A week ago, the annual San Diego Comic-Con was going on, and this year was my first year in attendance. From numerous panels (some that sound so good, that you’d need a Time Turner to attend them all due to some of them overlapping), to the thousands of booths, to jousting demos and over-the-top cosplay, it was the ultimate gathering of the nerds. It was an experience in itself which even involved me cosplaying on a few of the days, but what racked my brain at times was the high power of consumerism going on, how the stories of these franchises appeared to be buried underneath that, and also how generally speaking, there wasn’t a lot provided that appealed to my own interests.
There was just so much emphasis on what you could get out of Comic-Con; not in terms of chance (or even planned) encounters with public figures and memories made, but I mean literal material – merchandise and freebies – you could get from Comic-Con. I can’t tell you how many instances I saw of people carrying two to three heaping bags of Funko Pops, knowing that they’ll eventually be sold online for a profit. I can’t tell you how many booths put attention on exclusives and limited editions; so much as to where my brother most certainly brought home more valuables than I did. On Preview Night, I like many others got one of those giant, plastic bags upon check-in. Now I think to myself, “Why did I even grab one if I hardly used it?”
It was because of all the consumerism that the meaning of why any of it even existed – the franchises and stories of the various films, TV shows, and other media that were being celebrated – seemed to be lost underneath all that. You go out of your way to get an exclusive BB-8 Funko Pop of it doing the “flame-up” that you may or may not forget why it means a lot to get it in the first place, other that its exclusive existence. There’s bound to me more to get your hands on that Pokemon art book, other than the fact that you won’t find it anywhere else. Are you willing to take the risk to come back the next day and see if a signed copy of that new book will still be available for purchase, despite the fact that the story will still remain the same if bought elsewhere?
Really the only exceptions where the stories were emphasized was at the panels and the booths that were more so for creating experiences rather than profits. For instance, my brother met the cast members from one of his all-time favorite shows, “Agents of S.H.I.E.L.D.” and it was great for him to meet them and tell each of them how much he enjoys the show and how he individually likes each of their characters.
How telling it is then that it was also because of the franchises that were present that created another issue for me: I just felt so excluded at times from all the hype because the TV shows and films that were being promoted were ones that I generally had no interest for. From the many upcoming Marvel films to everything “Star Trek,” there was just so much to go off of and consume that I found myself dejecting a good chunk of it, because they were all stories that I’ve never been into. You know Hall H, the BIG hall that has the big panels for the upcoming Marvel films and hit TV shows and what not? None of the panels I attended were in there, because none of the ones that were hosted in there met my appeal.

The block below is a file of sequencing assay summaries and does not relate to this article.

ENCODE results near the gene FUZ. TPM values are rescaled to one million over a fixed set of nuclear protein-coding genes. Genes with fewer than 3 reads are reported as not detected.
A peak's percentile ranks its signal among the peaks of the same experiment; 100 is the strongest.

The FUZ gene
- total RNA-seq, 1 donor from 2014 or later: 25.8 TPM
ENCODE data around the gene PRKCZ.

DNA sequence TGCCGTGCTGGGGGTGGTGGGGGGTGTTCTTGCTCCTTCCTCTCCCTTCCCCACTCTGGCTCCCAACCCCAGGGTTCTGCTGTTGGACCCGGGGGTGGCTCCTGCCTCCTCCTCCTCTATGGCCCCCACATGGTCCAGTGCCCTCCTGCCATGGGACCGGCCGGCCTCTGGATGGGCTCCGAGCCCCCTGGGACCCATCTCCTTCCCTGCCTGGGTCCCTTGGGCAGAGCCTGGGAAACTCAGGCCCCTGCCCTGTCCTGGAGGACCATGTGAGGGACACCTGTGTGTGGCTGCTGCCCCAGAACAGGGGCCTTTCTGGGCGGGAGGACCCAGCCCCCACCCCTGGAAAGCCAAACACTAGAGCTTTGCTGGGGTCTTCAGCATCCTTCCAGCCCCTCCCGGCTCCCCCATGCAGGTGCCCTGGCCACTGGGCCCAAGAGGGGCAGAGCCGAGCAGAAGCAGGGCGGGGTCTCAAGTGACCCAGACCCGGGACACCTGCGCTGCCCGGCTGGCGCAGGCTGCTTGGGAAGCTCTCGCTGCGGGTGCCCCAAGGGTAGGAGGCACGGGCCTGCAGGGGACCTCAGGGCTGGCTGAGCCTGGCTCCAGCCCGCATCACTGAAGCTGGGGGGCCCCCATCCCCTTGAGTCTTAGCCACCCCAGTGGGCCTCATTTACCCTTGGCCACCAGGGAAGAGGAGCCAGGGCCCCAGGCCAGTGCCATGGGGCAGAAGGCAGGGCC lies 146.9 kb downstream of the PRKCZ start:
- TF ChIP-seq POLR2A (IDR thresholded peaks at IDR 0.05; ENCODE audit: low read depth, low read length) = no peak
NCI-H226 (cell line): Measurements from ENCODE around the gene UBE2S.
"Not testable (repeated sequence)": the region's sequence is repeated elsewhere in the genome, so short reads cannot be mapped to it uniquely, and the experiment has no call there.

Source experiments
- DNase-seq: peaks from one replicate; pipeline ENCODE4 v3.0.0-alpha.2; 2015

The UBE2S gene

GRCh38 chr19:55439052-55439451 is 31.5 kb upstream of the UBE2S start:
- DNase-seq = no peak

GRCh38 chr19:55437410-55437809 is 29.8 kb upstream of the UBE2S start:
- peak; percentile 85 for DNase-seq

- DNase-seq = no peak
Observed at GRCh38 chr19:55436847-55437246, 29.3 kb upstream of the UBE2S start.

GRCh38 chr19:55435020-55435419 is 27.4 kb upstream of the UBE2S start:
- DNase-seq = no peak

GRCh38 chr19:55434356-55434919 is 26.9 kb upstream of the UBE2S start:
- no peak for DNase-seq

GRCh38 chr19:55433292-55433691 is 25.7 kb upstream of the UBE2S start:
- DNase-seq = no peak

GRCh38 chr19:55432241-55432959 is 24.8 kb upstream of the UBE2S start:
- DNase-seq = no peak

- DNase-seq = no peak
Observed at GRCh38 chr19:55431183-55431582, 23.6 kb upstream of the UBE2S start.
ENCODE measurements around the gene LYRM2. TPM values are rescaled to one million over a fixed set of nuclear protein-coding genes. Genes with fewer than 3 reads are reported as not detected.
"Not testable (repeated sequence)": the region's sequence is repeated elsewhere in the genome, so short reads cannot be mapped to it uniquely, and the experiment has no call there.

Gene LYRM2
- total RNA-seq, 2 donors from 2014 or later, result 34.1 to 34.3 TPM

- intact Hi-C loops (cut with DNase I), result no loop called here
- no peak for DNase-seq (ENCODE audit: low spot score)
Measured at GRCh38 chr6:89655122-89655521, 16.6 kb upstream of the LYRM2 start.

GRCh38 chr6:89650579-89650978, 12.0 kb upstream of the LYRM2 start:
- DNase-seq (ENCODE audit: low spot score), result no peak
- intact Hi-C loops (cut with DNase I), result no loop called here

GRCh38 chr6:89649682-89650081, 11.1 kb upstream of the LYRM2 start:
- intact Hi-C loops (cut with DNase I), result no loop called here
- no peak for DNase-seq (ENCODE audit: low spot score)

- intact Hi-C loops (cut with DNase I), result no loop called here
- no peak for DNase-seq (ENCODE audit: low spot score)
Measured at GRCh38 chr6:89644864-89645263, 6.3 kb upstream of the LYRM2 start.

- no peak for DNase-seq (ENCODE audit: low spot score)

I would hope for the organizers of Comic-Con to put more emphasis on TV shows and films that didn’t just meet the demand of it being about a superhero or about the supernatural. I would like there be more emphasis on shows that are breaking boundaries like “Fresh Off the Boat” or shows that are shot on unique locations (apart from Canada and Los Angeles) like “Hawaii 5-0”. I would like there to be panels about the importance of diversity in the media and the importance of reading books for fun in today’s time as two of the big ones in Hall H. I would like for more new media stars to be included as well – in particular new media stars of color, for I notice that they’ve hardly been invited out to big events like this.
In the end, it was the little things that I found gratitude and fun in from Comic-Con. It was the fan-run legacy panel for “Avatar: The Last Airbender” that I felt I close bond with the others in attendance, as we came together and celebrate one of the most remarkable shows that ever hit television. It was finding joy in purchasing No Face and Naga plushes, for despite not being of a lot of monetary value and could easily be found anywhere else for purchase, I meant a lot to be to buy from my very first Comic-Con. It was meeting two of the creatives behind one of my favorite YouTube channels, Wong Fu Productions, and playing a game set up by the 501st Legion that gave way for a fun time. It was the pictures taken of me and with others in cosplay that would lead to visual mementos to keep for years to come.
Comic-Con had its flaws as far as the hype of consumerism and lack of variety, but otherwise I had a good time. Though with episode eight of “Star Wars” due out next year, as well as the 40th anniversary since “A New Hope” was first released, I hope with all my might to walk the crowded San Diego Convention Center again next summer.
A Moment’s Worth is now available through the following venues: Amazon, Barnes & Noble, Kobo, Smashwords, iTunes. Please leave a review if you can, for my goal is to get a total of at least 20 reviews on all venues (so far, I’ve gotten 12 reviews so I’m already just past the halfway point to my goal). Check out its Goodreads page, which includes two trivia quizzes for all who’ve completed reading it already.